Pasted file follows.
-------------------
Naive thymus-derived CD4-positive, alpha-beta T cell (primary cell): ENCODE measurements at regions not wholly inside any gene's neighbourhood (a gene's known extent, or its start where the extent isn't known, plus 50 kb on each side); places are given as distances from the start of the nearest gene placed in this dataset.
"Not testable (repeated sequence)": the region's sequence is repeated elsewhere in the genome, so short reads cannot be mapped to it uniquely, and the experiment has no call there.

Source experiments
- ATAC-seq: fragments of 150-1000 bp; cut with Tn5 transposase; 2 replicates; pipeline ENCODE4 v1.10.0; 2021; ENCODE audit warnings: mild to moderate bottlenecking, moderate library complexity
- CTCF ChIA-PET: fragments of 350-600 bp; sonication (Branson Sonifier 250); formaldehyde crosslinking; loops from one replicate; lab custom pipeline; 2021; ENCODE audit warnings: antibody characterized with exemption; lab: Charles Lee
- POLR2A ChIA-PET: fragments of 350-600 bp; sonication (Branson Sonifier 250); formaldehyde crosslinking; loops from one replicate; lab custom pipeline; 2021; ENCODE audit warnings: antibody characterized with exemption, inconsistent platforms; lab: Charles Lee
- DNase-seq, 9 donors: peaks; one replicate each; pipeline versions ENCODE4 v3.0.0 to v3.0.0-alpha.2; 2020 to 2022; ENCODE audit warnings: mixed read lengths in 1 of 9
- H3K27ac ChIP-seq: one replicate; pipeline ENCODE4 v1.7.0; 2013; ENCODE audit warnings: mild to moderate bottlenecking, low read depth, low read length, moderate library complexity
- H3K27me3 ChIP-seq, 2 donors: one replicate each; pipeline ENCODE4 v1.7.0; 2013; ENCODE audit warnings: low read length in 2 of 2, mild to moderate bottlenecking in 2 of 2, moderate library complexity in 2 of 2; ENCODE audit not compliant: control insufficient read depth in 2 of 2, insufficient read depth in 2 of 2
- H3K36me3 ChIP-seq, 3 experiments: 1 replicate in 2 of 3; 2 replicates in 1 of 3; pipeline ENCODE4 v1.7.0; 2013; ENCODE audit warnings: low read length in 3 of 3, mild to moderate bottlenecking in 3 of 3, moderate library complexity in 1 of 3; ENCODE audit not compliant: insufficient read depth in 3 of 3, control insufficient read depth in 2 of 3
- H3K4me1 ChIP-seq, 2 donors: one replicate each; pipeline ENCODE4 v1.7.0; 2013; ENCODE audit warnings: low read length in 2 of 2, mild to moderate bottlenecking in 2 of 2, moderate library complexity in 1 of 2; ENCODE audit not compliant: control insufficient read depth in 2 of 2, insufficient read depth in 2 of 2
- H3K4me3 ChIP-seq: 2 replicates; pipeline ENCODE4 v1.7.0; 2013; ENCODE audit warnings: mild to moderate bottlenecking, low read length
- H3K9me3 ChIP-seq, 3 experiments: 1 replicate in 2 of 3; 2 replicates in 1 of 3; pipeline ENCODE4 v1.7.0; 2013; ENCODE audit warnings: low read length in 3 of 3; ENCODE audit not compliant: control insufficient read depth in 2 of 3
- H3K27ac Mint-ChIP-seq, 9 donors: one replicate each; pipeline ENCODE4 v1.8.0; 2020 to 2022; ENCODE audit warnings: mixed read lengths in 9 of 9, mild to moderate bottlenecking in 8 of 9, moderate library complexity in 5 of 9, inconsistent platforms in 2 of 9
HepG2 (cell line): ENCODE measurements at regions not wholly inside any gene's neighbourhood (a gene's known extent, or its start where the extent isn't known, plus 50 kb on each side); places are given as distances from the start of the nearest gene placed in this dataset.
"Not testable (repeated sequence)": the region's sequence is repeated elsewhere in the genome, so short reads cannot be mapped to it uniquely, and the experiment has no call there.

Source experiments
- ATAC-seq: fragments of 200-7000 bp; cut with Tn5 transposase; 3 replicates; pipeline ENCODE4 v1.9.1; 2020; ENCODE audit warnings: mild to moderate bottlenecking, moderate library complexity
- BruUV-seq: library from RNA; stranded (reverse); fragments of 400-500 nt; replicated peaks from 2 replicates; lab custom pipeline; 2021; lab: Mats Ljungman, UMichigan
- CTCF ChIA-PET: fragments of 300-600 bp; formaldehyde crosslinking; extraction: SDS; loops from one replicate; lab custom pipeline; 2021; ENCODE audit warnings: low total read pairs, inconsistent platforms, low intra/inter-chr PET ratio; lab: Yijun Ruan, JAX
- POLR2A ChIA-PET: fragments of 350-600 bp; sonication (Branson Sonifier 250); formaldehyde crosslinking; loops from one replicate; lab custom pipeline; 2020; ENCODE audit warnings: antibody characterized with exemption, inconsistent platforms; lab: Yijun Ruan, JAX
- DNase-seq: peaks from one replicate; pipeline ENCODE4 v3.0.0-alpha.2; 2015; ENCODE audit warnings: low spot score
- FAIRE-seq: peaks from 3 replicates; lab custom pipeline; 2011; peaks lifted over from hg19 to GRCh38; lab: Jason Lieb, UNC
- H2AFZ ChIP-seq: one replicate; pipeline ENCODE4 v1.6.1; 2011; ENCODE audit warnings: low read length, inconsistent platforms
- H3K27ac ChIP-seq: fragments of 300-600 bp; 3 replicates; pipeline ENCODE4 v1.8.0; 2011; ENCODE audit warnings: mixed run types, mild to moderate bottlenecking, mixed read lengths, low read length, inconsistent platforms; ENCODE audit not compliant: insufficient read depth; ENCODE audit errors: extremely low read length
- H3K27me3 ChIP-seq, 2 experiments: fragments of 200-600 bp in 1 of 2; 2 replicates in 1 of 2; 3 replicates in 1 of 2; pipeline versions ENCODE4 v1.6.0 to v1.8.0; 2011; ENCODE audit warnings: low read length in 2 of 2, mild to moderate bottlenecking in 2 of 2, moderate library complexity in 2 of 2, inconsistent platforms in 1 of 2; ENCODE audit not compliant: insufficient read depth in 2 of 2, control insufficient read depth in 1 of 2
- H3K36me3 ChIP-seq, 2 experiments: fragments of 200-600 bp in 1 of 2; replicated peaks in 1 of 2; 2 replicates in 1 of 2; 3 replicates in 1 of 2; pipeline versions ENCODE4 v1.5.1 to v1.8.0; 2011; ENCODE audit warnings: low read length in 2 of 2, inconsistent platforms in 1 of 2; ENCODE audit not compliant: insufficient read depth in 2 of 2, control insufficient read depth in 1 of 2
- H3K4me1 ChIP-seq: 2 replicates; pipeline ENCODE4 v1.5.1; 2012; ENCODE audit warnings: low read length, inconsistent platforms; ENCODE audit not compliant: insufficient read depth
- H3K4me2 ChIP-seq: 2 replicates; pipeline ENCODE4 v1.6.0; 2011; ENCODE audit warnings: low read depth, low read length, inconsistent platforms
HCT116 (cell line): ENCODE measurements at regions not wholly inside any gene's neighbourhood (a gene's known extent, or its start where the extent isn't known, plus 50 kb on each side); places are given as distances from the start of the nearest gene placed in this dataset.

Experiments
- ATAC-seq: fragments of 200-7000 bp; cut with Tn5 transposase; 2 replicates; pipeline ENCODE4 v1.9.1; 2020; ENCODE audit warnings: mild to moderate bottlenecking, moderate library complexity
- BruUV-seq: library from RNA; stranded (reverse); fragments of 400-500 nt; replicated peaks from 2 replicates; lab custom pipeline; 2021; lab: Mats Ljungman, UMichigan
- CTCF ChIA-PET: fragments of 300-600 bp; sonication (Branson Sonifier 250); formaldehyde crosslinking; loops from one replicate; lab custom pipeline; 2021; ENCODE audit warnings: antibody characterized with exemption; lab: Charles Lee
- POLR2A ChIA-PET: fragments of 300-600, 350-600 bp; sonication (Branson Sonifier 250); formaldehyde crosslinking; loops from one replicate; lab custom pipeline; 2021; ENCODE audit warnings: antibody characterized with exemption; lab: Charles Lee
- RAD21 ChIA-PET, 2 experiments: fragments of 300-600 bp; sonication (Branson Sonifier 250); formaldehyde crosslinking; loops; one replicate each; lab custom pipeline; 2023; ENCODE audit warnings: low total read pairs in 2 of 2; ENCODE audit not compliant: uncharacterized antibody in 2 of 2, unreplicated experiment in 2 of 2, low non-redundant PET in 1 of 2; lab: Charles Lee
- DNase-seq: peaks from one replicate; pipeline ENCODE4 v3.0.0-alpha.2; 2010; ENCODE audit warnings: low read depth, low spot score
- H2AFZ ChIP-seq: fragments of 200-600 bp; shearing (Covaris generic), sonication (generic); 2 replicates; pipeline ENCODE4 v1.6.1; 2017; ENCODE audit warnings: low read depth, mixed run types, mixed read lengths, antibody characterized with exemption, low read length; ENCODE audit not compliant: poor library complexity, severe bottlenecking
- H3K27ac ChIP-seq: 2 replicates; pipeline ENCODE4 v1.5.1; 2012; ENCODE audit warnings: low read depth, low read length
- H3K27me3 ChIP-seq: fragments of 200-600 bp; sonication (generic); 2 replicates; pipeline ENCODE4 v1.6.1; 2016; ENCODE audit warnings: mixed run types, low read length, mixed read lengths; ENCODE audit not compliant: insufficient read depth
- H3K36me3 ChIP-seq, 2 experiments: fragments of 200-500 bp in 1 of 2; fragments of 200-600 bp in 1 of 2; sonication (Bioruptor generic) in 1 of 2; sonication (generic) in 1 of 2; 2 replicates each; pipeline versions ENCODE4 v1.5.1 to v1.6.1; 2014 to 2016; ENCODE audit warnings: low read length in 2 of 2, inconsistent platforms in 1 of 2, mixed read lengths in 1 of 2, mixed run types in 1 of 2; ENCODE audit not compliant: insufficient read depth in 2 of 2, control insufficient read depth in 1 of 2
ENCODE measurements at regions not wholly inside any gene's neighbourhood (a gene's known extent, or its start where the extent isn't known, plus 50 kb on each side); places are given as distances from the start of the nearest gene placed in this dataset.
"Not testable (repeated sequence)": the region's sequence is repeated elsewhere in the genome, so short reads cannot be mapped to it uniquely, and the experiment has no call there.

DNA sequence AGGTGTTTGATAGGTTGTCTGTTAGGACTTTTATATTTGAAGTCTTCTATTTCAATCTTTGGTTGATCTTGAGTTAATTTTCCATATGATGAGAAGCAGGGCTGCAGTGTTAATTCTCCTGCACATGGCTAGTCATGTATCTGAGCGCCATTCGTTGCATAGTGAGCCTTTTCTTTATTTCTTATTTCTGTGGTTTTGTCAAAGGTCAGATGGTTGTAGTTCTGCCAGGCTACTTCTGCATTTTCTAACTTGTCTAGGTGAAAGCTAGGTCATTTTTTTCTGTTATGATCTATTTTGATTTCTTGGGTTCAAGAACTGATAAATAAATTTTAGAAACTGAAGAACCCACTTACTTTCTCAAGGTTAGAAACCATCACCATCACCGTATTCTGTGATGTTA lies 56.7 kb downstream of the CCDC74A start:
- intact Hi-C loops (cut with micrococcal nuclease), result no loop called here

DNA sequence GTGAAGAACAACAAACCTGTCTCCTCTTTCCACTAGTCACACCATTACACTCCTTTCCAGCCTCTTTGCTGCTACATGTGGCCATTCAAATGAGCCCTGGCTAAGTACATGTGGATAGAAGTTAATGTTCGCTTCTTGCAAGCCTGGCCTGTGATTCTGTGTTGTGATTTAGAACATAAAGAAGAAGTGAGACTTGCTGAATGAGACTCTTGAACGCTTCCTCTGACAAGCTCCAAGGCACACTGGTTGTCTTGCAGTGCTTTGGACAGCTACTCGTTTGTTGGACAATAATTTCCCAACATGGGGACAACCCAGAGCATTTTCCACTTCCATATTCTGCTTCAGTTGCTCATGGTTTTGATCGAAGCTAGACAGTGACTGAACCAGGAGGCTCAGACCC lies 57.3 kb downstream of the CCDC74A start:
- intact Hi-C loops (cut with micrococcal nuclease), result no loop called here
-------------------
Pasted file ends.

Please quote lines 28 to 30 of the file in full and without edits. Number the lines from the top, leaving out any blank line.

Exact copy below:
- H3K4me1 ChIP-seq: 2 replicates; pipeline ENCODE4 v1.5.1; 2012; ENCODE audit warnings: low read length, inconsistent platforms; ENCODE audit not compliant: insufficient read depth
- H3K4me2 ChIP-seq: 2 replicates; pipeline ENCODE4 v1.6.0; 2011; ENCODE audit warnings: low read depth, low read length, inconsistent platforms
HCT116 (cell line): ENCODE measurements at regions not wholly inside any gene's neighbourhood (a gene's known extent, or its start where the extent isn't known, plus 50 kb on each side); places are given as distances from the start of the nearest gene placed in this dataset.